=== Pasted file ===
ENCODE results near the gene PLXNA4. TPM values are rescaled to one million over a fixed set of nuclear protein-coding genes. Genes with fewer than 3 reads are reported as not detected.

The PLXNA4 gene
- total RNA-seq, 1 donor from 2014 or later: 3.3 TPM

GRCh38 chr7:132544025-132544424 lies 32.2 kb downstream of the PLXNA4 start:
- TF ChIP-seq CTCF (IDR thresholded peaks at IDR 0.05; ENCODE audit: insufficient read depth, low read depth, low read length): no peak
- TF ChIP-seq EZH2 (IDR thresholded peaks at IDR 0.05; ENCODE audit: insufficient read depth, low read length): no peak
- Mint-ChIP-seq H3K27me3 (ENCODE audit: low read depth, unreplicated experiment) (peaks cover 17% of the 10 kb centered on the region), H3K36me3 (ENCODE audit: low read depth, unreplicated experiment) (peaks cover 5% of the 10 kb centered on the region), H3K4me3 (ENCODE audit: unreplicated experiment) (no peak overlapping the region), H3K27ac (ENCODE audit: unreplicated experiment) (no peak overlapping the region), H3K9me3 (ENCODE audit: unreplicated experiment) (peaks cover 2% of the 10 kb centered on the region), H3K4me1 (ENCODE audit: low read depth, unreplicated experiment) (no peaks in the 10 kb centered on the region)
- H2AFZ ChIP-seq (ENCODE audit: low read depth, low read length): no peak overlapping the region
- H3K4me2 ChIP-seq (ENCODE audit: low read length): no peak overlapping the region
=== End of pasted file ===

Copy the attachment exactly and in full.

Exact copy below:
ENCODE results near the gene PLXNA4. TPM values are rescaled to one million over a fixed set of nuclear protein-coding genes. Genes with fewer than 3 reads are reported as not detected.

The PLXNA4 gene
- total RNA-seq, 1 donor from 2014 or later: 3.3 TPM

GRCh38 chr7:132544025-132544424 lies 32.2 kb downstream of the PLXNA4 start:
- TF ChIP-seq CTCF (IDR thresholded peaks at IDR 0.05; ENCODE audit: insufficient read depth, low read depth, low read length): no peak
- TF ChIP-seq EZH2 (IDR thresholded peaks at IDR 0.05; ENCODE audit: insufficient read depth, low read length): no peak
- Mint-ChIP-seq H3K27me3 (ENCODE audit: low read depth, unreplicated experiment) (peaks cover 17% of the 10 kb centered on the region), H3K36me3 (ENCODE audit: low read depth, unreplicated experiment) (peaks cover 5% of the 10 kb centered on the region), H3K4me3 (ENCODE audit: unreplicated experiment) (no peak overlapping the region), H3K27ac (ENCODE audit: unreplicated experiment) (no peak overlapping the region), H3K9me3 (ENCODE audit: unreplicated experiment) (peaks cover 2% of the 10 kb centered on the region), H3K4me1 (ENCODE audit: low read depth, unreplicated experiment) (no peaks in the 10 kb centered on the region)
- H2AFZ ChIP-seq (ENCODE audit: low read depth, low read length): no peak overlapping the region
- H3K4me2 ChIP-seq (ENCODE audit: low read length): no peak overlapping the region